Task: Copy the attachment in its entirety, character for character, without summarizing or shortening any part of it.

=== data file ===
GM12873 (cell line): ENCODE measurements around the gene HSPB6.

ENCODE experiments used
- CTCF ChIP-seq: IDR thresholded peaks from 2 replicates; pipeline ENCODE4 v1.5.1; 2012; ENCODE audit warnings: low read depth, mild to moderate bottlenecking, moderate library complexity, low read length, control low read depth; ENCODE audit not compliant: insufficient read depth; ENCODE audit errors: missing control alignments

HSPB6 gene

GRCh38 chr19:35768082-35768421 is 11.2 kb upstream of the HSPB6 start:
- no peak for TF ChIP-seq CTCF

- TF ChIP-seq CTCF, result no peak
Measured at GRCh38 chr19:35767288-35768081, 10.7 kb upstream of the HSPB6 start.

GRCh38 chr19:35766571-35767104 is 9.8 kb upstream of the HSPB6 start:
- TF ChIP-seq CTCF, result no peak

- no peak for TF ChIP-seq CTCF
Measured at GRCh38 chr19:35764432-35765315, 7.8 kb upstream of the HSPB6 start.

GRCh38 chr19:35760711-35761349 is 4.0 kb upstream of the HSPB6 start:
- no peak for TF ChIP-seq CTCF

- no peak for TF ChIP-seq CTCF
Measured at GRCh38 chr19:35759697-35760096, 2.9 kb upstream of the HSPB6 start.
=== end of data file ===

GM12873 (cell line): ENCODE measurements around the gene HSPB6.

ENCODE experiments used
- CTCF ChIP-seq: IDR thresholded peaks from 2 replicates; pipeline ENCODE4 v1.5.1; 2012; ENCODE audit warnings: low read depth, mild to moderate bottlenecking, moderate library complexity, low read length, control low read depth; ENCODE audit not compliant: insufficient read depth; ENCODE audit errors: missing control alignments

HSPB6 gene

GRCh38 chr19:35768082-35768421 is 11.2 kb upstream of the HSPB6 start:
- no peak for TF ChIP-seq CTCF

- TF ChIP-seq CTCF, result no peak
Measured at GRCh38 chr19:35767288-35768081, 10.7 kb upstream of the HSPB6 start.

GRCh38 chr19:35766571-35767104 is 9.8 kb upstream of the HSPB6 start:
- TF ChIP-seq CTCF, result no peak

- no peak for TF ChIP-seq CTCF
Measured at GRCh38 chr19:35764432-35765315, 7.8 kb upstream of the HSPB6 start.

GRCh38 chr19:35760711-35761349 is 4.0 kb upstream of the HSPB6 start:
- no peak for TF ChIP-seq CTCF

- no peak for TF ChIP-seq CTCF
Measured at GRCh38 chr19:35759697-35760096, 2.9 kb upstream of the HSPB6 start.